Therefore, the aim of this study was to determine the sublethal effects of L. chapmanii on fecundity, the number of gonotrophic cycles, fertility, and the relationship between wing length and fecundity in Ae. aegypti females.
Materials and Methods
The Ae. aegypti larvae used in this study were obtained from colonies maintained following standard mosquito-rearing techniques (Gerbergetal. 1994).
The L. chapmanii strain used in this study (LPSC 1099-ARSEF 5499) was obtained from a puddle with infected larvae of Ochlerotatus albifasciatus (Macquart) in the city of Melchor Romero, La Plata, Buenos Aires province, Argentina (López Lastra et al. 1999). The L. chapmanii strain LPSC 1099ARSEF 5499 was maintained on Emerson's YpSS agar medium (yeast extract 4 g, HK2PO4 1 g, MgSO4 0.5 g, starch 15 g, agar 20 g, distilled water 1000 mL) in 60 × 15 mm sterilized Petri dishes. The zoospore inoculum was obtained as previously by Pelizza et al. (2011).
Number of gonotrophic cycles
To study the possible sublethal effects of L. chapmanii on Ae. aegypti females that survived infection with zoospores of L. chapmanii, 200 healthy Ae. aegypti larvae in the third and fourth stages and a dose of 2.2 × 106 zoospores/mL of L. chapmanii were placed in five 1000-mL plastic containers with 800 mL of distilled water, as in a previous experiment by Pelizza et al. (2008). Additionally, 200 healthy larvae of Ae. aegypti in the third and fourth stages were placed in five plastic containers like to those described above and used as controls. Treated and control containers were placed in incubators at 25° C and with a 12:12 L:D photoperiod. At 24 hr, the containers were examined and pupae were placed individually in glass tubes (3.5 cm in diameter × 7.5 cm in height) with a top covered with wire mesh. Then, 4 mL of distilled water was placed in each tube and a raisin was placed on the mesh as a source of carbohydrates for adults. Treated and control pupae were maintained at 27 ± 1° C, 80% relative humidity, and 12:12 L:D. A total of 200 treated insect (100 females and 100 males) and 200 control insect (100 females and 100 males) were placed in different cages covered with a wire net (50 × 50 × 50 cm) for 72 hr, which allowed the male and female mosquitoes to mate. After this time, an immobilized hen was placed in each cage for 1 hr as a source of blood for mosquito females. After 73 hr, fed females were placed individually in glass tubes with wet paper placed in the inner perimeter to allow the females to lay eggs on the moist paper.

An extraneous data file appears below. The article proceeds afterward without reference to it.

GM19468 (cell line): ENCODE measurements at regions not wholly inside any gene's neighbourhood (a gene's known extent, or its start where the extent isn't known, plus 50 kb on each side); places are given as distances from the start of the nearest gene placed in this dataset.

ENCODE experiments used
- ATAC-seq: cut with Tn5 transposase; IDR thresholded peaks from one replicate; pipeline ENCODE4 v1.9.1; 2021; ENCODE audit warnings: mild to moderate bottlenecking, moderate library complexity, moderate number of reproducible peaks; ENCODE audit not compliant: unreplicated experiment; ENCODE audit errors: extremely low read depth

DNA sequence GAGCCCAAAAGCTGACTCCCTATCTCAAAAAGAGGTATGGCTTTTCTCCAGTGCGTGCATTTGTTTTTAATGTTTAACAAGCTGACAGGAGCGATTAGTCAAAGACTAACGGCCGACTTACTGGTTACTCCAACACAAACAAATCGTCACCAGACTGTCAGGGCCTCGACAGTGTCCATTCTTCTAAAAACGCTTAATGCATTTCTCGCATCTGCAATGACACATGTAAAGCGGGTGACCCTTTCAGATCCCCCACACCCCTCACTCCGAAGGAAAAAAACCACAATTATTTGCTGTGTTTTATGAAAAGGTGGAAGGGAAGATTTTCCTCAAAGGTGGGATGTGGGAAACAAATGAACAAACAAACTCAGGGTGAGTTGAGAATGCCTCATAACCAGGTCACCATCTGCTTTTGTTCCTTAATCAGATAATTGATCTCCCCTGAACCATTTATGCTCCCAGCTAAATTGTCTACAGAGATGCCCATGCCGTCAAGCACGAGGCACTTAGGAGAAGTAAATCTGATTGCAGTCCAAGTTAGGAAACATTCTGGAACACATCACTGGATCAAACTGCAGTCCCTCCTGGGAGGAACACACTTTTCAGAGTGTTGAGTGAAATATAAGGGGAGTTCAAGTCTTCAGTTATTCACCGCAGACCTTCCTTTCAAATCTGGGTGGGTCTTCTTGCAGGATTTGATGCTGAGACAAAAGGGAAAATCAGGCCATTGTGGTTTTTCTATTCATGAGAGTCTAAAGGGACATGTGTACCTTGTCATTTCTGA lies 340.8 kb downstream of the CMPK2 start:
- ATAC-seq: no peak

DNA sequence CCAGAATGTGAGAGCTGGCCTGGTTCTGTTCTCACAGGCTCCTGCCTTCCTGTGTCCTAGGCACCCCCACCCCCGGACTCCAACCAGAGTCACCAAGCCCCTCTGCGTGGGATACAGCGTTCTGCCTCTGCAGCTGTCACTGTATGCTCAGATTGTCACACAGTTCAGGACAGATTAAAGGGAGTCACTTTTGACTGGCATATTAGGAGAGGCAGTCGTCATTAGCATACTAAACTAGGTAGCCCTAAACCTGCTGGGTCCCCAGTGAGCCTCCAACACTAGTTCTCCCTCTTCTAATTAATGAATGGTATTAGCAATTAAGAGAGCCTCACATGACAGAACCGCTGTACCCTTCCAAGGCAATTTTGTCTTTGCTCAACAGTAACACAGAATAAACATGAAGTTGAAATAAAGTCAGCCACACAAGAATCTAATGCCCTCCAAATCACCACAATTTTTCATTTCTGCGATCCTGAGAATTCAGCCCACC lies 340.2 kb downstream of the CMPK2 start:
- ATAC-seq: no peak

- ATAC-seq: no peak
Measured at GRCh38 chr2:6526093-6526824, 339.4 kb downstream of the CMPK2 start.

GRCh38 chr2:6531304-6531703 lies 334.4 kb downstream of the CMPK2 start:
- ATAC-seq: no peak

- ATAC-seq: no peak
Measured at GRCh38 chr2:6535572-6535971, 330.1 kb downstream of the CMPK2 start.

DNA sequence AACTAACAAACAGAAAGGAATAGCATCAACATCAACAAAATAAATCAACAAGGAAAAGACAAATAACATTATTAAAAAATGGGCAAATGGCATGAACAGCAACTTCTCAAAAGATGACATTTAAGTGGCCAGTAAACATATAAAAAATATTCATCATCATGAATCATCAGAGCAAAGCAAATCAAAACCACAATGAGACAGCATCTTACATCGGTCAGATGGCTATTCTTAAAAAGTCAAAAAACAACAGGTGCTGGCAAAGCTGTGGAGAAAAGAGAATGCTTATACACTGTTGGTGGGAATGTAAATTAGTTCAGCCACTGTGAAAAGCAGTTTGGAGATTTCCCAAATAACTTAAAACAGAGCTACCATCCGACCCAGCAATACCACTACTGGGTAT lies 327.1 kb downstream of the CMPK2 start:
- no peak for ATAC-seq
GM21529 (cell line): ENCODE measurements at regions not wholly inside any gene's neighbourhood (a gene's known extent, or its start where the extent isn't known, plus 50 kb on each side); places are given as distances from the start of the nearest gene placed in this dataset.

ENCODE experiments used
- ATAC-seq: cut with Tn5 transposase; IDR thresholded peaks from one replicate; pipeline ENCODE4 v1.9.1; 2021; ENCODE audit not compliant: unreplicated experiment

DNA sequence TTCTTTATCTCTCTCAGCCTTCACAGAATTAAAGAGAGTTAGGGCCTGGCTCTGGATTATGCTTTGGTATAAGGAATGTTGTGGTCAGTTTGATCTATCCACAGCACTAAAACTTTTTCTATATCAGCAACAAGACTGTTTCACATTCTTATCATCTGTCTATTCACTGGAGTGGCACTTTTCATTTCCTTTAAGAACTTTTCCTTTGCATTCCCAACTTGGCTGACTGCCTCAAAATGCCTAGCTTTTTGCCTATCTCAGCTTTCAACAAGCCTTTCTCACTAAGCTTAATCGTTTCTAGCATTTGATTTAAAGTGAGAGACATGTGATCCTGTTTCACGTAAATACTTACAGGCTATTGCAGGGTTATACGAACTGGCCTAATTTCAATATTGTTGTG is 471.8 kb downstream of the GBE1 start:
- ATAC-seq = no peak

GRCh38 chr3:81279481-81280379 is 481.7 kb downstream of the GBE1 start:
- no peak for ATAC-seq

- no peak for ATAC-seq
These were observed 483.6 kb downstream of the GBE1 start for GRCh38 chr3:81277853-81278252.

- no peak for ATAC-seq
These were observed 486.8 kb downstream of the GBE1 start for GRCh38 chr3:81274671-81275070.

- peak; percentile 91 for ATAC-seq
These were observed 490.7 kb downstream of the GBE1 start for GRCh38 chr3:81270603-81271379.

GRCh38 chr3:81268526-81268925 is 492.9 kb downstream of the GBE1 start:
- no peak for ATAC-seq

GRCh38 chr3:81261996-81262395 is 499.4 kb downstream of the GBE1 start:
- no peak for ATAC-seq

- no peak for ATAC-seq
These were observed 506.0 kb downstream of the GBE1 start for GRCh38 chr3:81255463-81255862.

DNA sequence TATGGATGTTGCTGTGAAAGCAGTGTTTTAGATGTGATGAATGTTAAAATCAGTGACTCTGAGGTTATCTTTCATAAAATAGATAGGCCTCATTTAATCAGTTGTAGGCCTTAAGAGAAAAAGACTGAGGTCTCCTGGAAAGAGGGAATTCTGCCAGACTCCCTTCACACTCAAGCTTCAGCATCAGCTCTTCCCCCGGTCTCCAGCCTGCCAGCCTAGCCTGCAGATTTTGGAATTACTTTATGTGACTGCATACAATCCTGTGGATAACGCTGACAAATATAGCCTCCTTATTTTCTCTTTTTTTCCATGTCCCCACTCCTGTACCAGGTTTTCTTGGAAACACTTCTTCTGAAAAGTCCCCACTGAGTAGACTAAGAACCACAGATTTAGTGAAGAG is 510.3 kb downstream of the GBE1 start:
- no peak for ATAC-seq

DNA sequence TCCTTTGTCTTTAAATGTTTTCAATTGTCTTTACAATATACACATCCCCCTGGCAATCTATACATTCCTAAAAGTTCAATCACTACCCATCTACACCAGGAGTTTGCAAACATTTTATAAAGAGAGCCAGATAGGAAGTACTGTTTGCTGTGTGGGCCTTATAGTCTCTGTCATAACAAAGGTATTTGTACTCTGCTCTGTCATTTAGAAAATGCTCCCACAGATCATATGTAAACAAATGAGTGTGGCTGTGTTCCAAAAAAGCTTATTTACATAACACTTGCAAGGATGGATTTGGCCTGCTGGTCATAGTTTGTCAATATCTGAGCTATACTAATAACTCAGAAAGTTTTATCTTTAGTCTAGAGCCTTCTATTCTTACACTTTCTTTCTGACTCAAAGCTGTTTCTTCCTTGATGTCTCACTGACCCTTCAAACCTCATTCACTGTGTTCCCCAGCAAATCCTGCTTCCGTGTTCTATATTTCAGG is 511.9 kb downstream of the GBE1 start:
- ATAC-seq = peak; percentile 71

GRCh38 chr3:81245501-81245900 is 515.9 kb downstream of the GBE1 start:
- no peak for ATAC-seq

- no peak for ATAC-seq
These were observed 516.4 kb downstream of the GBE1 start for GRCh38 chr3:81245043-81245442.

Treated and control females were then kept at 27 ± 1° C, 50% relative humidity, and 12:12 L:D. After oviposition, between 72 and 96 hr after ingestion of blood, eggs were counted and treated and control females that survived were returned to their respective cages. This procedure was repeated until all Ae. aegypti females (both treated and controls) died, and these data were used to evaluate the number of gonotrophic cycles, defined as the period between feeding the female, egg laying, and the next feeding. The experiments described above were replicated three times on different dates under similar laboratory conditions.
The numbers of eggs laid by treated and control females in each gonotrophic cycle were compared by one-way ANOVA test (raw data after checking for homogeneity of variances and normality).
Relationship between fecundity and wing length
Forewings were measured in dead females (treated and control), following the method of Packer and Corbet (1989). Both wings were measured, and the larger measurement was used for the analysis. The maximum length was determined from the axillary incision to the apex of the wing, excluding the marginal fringe (Figure 1). The experiments described above were replicated three times on different dates under similar laboratory conditions.
The wing length of treated and control females were compared by one-way ANOVA test (raw data after checking for homogeneity of variances and normality).
To investigate possible sublethal effects on fertility (number of viable eggs), moist papers with eggs laid in each gonotrophic cycle by both treated and control females of Ae. aegypti were immersed in different plastic trays (38 × 28 cm) with 4000 mL of dechlorinated water and finely ground fish as food. Trays containing the eggs laid by treated and control females were maintained at 27 ± 1° C and 12:12 L:D. First-stage larvae were counted counted and removed daily for five days. The experiments described above were replicated three times on different dates under similar laboratory conditions.
The number of viable eggs laid by treated and control females was analyzed by one-way ANOVA test and transformed by log(x+1) function to achieve homogeneity and normality.
Results and Discussion